I was analyzing a LEO satellite with polar orbit for work purposes. I am relatively new to the field of Satellite orbits. I know that TLE can give information about the current & future orbits depending on Epoch time.

I have a MATLAB simulation which uses the TLE & gives me a Satellite trajectory for a period of time. The satellite that I am observing has a orbital period of 106 minutes. But I just now realized that since earth is also rotating, each time a LEO completes an orbit, it is at a different place. So, I want to know after how much time & how many orbit periods later does a LEO satellite come back to the exact same place & repeat the trajectory.

If, however, it isn't the case in actual satellite orbits because of various forces acting on it, then in a hypothetical case of a spherical earth model & assuming that no forces act on the Satellite including atmospheric drag, & gravity of Sun, moon & planets, after how much time does the ground track repeat?

I can run the simulation for a long time & do trial & error to find after how many hours/days/months/years it comes back to the same place & repeats its trajectory but that will take a lot of time & inefficient. Can TLE or any other satellite data give me that information?


Interesting question!

Abstracted/simplified case:

Suppose a spacecraft is orbiting around a planet with no atmosphere, a perfect spherically symmetric mass distribution, such that the gravitational field can be expressed as that of a point at the origin using Newton's Shell theorem, and there are no other forces or bodies in the universe.

A repeat ground track will occur only when the ratio of the rotation periods of the planet and spacecraft is a rational number, i.e. the ratio of two integers.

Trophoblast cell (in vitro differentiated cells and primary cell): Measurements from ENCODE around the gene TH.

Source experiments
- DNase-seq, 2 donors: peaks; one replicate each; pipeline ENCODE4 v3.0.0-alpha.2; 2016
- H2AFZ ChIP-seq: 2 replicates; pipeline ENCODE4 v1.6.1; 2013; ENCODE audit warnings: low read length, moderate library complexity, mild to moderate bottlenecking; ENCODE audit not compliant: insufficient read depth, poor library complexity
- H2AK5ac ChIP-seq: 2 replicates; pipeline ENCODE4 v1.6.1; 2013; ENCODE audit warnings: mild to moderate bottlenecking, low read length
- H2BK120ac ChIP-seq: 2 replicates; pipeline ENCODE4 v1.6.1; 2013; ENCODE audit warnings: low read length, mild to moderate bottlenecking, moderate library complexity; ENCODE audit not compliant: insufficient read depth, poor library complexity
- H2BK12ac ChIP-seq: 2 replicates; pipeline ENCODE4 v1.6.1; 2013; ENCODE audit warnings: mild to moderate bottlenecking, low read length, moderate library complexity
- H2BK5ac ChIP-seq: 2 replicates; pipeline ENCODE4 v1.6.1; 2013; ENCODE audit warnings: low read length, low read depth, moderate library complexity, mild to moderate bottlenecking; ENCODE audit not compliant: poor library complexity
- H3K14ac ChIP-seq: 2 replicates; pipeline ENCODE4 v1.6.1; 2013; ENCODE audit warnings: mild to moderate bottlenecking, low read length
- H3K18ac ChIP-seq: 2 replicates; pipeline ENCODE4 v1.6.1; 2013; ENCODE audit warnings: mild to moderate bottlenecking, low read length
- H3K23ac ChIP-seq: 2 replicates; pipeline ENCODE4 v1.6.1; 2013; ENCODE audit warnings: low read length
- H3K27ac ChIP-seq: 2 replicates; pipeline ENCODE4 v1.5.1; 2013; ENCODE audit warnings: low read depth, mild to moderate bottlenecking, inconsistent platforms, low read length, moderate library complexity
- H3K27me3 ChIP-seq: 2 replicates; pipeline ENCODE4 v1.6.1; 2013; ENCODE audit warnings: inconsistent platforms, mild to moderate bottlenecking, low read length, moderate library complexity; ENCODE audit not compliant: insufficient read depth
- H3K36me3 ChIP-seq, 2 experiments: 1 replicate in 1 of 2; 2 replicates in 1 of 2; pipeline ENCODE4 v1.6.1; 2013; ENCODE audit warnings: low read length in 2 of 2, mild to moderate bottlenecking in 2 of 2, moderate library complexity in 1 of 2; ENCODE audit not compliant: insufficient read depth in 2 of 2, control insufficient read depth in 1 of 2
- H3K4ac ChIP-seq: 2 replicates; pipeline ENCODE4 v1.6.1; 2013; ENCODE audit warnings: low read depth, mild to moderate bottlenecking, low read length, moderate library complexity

Then the period of a repeat ground track will be the shorter of the two periods times the larger of the two integers, or vice versa. A simple way to think about this is to just imagine the moment the satellite crosses the equator, or passes x=0 (asuming z is the rotation axis of the planet). You have to be a little careful with your imagination if it's a purely polar orbit, but the same math works.

For example, say the planet rotates every 1440 minutes, and the satellite orbits around it in space with a period of 115.2 minutes.

Find the integers $m, n$ such that

$m \times 1440 - n \times 115.2 = 0$

The solution would be $m, \ n = 2, \ 25$, and so the period would be two days, or $2 \times 1444$ or $25 \times 115.2$ minutes.

If there is no exact solution for two integers, then there is no exact repeat ground track!

The real world:

The Earth's gravity field is lumpy, so circular or pure Kepler elliptical orbits don't really exist in nature. There are gravitational effects from the Moon and the Sun, and drag effects from the atmosphere in LEO.

So "never" is the short answer.

Here is a GIF of an animation I once made of a hypothetical ground track of a satellite in a similar to the ISS for example. I used math from the Technical Details subsection Wikipedia article Sun-synchronous_orbit including the precession of the nodes due to Earth's oblateness. It's a simple calculation and does not include many effects

I calculated for 15,00,000 seconds (about 17 days).